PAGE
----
Teaching the Alphabet : A Sequence Guide

Alphabet Sequence Guide

TEACHING THE ABCs: A Sequence Guide

Ready to help your youngster learn the ABCs?

Does s/he know the ABC song?

Is s/he drawing letters to make words & then, reading them?

Educators & Language experts agree the ABC-way to learn the alphabet is not the easiest or most  effective path to take when teaching the Literacy foundation steps of reading & writing.

There are several “philosophies” regarding the  order of how the alphabet can be taught. Letter recognition and its sound should be taught together at your child’s own pace.

Make the lessons part of a daily routine – “Who’s ready for alphabet time?!?” They should be short, repetitious & review-able – unless your child says otherwise.

Teaching upper & lowercase letters together depends, again, on your child. Uppercase letters are, visually, easier to recognize and physically, easier to write. It does take some time for a kindergartner to “re-write” his/her name, using upper & lowercase letters.

What Letters Does Your Child Know ?

Before you begin, you might be surprised to learn your child may already “know” some of the letters with some of the sounds. Make an inventory sheet of the letters – upper & lowercase, as well as their corresponding sounds. Then, make a game of it. You might want to break this sequence into a few sessions, depending on your child’s attention.

  • Mix up the uppercase letters.
  • Have your child choose 10 (one for each finger), counting as you go.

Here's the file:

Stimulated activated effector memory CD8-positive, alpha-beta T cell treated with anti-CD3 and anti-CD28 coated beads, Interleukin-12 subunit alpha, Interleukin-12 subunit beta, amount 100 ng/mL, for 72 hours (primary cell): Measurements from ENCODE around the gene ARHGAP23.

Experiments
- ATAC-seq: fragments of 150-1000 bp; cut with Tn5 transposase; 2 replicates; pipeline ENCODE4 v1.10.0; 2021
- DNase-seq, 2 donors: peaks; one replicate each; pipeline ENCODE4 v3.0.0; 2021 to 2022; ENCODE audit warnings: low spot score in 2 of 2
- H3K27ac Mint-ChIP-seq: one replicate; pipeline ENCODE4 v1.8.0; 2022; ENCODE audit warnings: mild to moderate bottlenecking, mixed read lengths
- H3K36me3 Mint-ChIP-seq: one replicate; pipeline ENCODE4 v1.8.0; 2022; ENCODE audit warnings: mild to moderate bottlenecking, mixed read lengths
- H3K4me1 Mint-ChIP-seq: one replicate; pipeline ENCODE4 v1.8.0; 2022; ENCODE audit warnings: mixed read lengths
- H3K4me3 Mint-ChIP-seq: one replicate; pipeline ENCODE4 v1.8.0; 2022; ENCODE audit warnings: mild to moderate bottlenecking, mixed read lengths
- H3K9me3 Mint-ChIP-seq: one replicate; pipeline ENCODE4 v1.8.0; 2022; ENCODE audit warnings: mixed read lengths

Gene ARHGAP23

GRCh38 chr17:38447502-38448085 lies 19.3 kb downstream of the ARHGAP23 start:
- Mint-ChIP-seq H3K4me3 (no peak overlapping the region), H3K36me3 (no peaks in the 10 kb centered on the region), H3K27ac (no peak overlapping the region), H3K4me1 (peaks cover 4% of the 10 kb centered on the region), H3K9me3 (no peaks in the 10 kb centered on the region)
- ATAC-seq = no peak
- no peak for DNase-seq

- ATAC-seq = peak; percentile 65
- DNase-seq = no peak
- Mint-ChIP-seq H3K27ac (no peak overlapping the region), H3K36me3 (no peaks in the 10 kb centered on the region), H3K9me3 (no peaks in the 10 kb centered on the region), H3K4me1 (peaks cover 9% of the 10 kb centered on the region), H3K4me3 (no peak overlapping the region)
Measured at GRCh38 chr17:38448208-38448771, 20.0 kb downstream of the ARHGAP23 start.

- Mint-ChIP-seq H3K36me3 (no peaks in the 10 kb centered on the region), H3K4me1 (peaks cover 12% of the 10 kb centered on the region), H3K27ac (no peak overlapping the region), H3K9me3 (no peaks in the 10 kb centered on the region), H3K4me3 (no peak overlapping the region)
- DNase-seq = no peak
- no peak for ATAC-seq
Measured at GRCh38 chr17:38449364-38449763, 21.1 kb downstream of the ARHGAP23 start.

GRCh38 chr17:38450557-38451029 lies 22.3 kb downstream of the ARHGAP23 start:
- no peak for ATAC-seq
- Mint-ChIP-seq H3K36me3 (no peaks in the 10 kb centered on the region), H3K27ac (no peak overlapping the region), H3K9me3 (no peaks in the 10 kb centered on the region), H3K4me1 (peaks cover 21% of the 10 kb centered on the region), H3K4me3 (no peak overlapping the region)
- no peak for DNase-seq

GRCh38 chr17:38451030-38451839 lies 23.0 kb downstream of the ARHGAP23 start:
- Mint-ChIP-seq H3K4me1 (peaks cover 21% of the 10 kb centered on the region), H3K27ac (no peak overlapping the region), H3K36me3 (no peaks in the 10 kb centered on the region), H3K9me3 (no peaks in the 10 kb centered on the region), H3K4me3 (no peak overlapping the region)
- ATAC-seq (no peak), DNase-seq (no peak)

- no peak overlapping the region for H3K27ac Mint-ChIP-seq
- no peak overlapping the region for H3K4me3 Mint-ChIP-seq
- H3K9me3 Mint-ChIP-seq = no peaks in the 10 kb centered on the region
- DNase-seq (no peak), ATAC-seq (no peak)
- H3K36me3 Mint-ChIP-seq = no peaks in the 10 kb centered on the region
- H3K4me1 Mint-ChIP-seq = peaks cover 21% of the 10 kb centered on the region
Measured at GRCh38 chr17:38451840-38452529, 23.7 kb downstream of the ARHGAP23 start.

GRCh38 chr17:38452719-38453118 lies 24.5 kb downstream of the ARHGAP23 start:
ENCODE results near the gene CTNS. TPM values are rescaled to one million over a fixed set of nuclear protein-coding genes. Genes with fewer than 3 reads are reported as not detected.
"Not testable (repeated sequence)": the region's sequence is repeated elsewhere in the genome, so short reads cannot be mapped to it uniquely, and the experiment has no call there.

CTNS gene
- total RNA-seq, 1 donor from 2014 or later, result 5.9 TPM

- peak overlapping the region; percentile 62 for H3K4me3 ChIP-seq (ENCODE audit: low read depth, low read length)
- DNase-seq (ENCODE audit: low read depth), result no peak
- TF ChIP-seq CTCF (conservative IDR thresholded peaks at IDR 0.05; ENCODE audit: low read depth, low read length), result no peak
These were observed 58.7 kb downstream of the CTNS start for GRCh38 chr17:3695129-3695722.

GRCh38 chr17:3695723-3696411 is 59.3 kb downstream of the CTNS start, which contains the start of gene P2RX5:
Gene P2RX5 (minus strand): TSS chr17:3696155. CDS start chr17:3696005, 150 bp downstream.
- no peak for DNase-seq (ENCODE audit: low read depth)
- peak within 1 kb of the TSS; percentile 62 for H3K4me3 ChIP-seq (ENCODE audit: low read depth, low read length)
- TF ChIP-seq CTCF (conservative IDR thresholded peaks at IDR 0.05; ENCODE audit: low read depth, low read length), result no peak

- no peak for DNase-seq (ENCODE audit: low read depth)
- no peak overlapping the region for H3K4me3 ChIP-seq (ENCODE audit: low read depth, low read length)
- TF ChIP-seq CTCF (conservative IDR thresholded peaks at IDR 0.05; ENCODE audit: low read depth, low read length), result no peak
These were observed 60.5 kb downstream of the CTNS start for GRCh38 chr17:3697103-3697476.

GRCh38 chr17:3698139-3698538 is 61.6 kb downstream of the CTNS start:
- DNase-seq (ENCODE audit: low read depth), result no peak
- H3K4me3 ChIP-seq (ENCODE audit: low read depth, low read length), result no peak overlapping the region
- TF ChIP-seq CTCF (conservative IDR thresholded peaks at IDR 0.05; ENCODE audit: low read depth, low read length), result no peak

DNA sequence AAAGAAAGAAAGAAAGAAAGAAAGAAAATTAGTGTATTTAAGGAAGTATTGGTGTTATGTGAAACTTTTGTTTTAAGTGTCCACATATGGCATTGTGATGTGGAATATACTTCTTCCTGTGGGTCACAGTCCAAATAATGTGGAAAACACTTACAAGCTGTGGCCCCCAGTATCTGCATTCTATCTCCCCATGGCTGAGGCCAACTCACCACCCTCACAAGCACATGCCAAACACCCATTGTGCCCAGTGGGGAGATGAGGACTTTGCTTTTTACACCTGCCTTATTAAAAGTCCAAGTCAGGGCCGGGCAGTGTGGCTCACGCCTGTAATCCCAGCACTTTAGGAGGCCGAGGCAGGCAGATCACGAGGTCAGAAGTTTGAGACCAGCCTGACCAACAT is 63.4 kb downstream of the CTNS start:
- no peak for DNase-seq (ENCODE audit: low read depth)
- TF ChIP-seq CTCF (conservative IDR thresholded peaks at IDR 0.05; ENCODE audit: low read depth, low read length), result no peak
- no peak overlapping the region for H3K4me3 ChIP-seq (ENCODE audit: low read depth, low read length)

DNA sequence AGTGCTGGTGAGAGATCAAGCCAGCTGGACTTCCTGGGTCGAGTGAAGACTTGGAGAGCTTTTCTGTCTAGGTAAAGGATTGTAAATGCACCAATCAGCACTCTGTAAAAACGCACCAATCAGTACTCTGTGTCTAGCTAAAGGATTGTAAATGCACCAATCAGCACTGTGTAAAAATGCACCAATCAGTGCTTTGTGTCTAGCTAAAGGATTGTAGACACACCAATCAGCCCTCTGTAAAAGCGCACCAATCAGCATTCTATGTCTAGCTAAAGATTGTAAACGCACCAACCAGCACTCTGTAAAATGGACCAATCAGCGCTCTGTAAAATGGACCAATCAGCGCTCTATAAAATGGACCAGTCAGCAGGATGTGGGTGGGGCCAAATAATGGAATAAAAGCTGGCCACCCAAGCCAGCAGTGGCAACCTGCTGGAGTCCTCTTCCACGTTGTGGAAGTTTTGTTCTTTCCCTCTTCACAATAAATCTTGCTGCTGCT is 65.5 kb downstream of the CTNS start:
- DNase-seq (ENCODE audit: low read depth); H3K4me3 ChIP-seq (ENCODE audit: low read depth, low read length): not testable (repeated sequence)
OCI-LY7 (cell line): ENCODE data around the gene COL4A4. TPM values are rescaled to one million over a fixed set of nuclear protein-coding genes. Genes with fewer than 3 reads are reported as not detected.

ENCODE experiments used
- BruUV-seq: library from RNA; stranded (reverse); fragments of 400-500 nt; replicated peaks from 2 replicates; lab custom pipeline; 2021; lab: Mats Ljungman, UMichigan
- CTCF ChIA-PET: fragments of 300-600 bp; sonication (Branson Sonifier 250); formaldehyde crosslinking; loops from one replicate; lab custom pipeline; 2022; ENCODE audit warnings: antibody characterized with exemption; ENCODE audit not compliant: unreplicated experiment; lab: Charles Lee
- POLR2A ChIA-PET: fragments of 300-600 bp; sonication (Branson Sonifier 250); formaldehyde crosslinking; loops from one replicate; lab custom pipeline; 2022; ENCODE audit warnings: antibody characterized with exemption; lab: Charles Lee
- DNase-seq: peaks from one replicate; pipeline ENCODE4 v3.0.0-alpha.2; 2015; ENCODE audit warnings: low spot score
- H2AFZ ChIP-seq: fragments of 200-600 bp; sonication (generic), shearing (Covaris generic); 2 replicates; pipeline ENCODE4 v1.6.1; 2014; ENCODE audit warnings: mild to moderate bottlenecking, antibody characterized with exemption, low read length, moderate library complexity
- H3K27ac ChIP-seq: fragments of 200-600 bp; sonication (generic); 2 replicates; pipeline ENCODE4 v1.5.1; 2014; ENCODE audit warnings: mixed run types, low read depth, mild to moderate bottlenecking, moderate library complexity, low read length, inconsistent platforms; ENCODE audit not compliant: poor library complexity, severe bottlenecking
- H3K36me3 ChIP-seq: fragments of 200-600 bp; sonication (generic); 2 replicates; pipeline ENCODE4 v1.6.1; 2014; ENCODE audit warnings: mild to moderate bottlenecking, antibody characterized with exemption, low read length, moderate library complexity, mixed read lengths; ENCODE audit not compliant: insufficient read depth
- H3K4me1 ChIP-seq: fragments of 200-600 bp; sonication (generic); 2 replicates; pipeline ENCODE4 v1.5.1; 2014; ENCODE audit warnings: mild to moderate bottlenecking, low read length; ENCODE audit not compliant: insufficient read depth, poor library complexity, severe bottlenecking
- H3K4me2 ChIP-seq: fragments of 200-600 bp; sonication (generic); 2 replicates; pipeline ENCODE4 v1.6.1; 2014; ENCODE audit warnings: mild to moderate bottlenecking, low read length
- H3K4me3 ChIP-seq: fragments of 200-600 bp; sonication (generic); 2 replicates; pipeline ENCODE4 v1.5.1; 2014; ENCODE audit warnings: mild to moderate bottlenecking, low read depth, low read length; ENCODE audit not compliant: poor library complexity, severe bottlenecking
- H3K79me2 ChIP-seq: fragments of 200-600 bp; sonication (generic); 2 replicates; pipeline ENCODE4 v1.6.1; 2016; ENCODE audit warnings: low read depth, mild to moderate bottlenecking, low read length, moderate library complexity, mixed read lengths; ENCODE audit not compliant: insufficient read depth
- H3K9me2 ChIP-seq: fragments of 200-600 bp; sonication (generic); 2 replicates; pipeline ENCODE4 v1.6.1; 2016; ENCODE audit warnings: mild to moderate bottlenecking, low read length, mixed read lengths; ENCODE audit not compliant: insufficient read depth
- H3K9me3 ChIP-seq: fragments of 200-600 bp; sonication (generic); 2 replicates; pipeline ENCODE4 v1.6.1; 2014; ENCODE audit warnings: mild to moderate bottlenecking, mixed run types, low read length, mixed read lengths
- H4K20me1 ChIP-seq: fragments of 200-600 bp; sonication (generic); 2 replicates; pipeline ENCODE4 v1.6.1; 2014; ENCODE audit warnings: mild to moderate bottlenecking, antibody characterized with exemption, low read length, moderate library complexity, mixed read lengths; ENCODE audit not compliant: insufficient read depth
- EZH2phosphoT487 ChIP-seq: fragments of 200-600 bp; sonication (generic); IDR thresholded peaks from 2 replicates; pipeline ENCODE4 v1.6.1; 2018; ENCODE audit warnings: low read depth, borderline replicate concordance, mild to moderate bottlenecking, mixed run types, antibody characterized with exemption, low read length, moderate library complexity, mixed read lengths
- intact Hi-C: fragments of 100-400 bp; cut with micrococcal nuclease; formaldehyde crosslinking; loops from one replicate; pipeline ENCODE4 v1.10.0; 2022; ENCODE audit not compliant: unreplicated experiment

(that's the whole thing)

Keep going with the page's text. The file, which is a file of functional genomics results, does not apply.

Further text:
• Lay them out on a flat surface.
  • You can, also, use magnetic ones & put them on the fridge or a dry-erase board.
  • Put the ones s/he knows in a pile.
  • Mark them on your inventory sheet & discard the unknowns.
  • If you don’t want to record them on the sheet at that time (it can be distracting for some children), write them on sticky notes (one for you & one for her/him).
  • Lay the known ones on a surface.
  • Select the matching lowercase ones in view.
  • Ask him/her to put the big & little letters together.
  • If time allows. you can go to the “sounds” inventory; if not, do it at another time.
  • Now pull the known letters (all uppercase ones included).
  • Review & ask what sound does each one make.
  •  These results can be a starting point.

A Few More Strategies to Use for Teaching the Alphabet

You can use some of the following as prompters for letter and sound recognition:

  • pictures from books,magazines. etc.
  •  toys
  • things around the house
  • things in Nature
  • things during road trips & errands
  •   your child’s name
  • a sibling’s name
  • a pet’s name
  • Mommy, Daddy, Grandma/pa, etc. can be useful, too.

Now, onto the Sequence Suggestions. They aren’t in any order of preference, although I will offer my opinion at the end…..

TEACHING THE ABCs : A Sequence Guide One

Becky, a classroom teacher, reading tutor & parent, produces a wonderful Literacy site-This Reading Mama-filled with tips, strategies & resources.

She offers this sequence of advice:

  • Teach the letter with its sound.
  • Teach 2-3 a week.
  • Make sure the letters look & sound differently from each other.
  • Teach uppercase letters first, especially for young learners.

Click on the link below to visit her website:


TEACHING THE ABCs : A Sequence Guide Two